The third annual collaboration between Rochester Contemporary Art Center and the Print Club of Rochester, "Under Pressure: Redefining the Multiple," is a showcase of the diverse methods of contemporary printmaking. This year's iteration has a particular focus on the artists' attention to the substrates, or material the work is printed on, says RoCo Executive Director Bleu Cease.
Adirondacks-based artist Bob Erickson's images of stark, natural forms are what Cease calls "an idiosyncratic melding of different print techniques" that blends inkjet printing, digital photography, and dye transfers. Kathryn Polk, who is based in Arizona, creates stunning lithographs that weave bits of family history into mythic icons loaded with symbolism.
Ithaca, New York-based artist Pamela Drix's work is displayed both on the walls and as two towering sculptural installations toward the rear of the space. Each work is a collage that blends woodcut prints and encaustic on a range of materials including rice paper, vellum envelopes, and drywall tape. Through hints of narrative imagery and her complex clash of materials, Drix aims to explore the varied ways we experience place.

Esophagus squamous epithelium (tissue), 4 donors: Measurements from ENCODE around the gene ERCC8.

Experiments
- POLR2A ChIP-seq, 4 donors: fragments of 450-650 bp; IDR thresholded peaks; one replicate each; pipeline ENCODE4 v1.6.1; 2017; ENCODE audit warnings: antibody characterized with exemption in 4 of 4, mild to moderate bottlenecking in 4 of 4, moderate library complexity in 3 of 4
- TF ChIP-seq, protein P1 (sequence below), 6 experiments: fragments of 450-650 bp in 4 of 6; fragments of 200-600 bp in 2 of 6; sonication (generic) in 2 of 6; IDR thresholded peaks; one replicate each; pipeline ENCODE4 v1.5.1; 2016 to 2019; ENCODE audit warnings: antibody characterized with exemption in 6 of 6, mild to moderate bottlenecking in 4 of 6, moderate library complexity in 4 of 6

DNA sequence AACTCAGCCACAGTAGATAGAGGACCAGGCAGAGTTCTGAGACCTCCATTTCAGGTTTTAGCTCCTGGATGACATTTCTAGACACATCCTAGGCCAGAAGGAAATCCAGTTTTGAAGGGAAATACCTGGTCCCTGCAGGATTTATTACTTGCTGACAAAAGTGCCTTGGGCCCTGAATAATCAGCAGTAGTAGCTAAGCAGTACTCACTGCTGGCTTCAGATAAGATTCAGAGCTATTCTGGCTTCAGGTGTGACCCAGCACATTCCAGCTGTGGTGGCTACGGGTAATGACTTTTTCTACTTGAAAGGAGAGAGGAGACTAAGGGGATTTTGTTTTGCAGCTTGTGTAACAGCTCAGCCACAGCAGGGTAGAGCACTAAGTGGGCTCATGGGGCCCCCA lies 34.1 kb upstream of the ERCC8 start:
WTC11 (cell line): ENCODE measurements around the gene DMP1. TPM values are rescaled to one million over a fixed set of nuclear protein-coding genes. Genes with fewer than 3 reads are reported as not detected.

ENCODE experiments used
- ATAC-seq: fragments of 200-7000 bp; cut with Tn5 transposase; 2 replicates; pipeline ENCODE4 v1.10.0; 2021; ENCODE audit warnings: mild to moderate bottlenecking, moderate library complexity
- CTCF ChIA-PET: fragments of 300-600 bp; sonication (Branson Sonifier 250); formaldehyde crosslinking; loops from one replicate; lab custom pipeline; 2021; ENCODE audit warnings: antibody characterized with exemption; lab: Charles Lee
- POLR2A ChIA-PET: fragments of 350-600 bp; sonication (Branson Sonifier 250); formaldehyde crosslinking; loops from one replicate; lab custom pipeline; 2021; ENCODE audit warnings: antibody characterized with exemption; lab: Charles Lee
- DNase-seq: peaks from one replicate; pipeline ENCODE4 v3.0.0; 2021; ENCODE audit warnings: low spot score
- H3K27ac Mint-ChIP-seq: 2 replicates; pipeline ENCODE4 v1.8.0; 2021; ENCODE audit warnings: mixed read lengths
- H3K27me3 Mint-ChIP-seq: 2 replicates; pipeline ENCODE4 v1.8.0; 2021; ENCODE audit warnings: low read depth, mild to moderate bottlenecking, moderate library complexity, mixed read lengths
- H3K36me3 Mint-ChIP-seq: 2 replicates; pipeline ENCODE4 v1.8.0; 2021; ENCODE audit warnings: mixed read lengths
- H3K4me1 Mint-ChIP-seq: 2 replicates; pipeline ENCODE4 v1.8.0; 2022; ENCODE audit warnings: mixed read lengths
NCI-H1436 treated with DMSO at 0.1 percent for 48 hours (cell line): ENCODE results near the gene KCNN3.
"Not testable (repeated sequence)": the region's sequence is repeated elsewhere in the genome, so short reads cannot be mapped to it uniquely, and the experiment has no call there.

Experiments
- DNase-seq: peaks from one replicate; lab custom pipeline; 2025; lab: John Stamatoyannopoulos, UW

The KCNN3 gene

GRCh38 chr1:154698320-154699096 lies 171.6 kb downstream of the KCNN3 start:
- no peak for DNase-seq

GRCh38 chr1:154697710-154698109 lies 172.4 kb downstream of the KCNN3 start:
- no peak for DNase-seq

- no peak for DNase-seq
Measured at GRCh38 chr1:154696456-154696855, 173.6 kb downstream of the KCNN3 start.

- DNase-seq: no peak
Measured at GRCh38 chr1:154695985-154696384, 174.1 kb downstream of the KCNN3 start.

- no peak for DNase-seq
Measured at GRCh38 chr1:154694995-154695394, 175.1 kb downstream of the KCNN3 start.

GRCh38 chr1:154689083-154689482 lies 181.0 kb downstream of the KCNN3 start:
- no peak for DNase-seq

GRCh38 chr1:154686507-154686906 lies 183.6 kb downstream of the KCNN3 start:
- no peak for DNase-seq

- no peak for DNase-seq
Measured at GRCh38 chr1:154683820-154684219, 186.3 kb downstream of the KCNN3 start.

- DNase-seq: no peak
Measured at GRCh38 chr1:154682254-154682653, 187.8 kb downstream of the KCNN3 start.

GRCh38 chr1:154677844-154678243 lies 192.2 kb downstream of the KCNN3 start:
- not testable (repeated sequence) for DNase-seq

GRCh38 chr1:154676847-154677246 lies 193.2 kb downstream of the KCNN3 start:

There's an incredible amount of detail in the work of Alfred, New York-based artist Joseph Scheer, whose series of black and white photographs forms a portrait of the resourcefulness in China's motorized tricycle culture.
In the LAB Space is "Landscape Lottery," a show of Jim Mott's small, sketch-like but intricately detailed oil paintings of the city and region. His process involves chance -- he's devised a participatory game where he asks someone to roll some dice to get ever more refined coordinates, then he shows up, looks around, and records what he sees. Mott repeats the game with someone he finds at that site, and he's on to the next spot.
There's clear and deliberate potential here for connecting with a wide range of strangers from all walks. In the past Mott has similarly engaged with people as an "Itinerant Artist," traveling across the states and staying with strangers in exchange for paintings done in the vicinity of their homes.
RoCo recently did away with the circular chamber that was located in the far back corner of the gallery and replaced it with a narrow, rectangular room that's fashioned into a comfortable space for viewing media art. Currently on view in the space is "Scenes of Place: Milwaukee," three short films curated by Milwaukee-based artist Ben Balcom.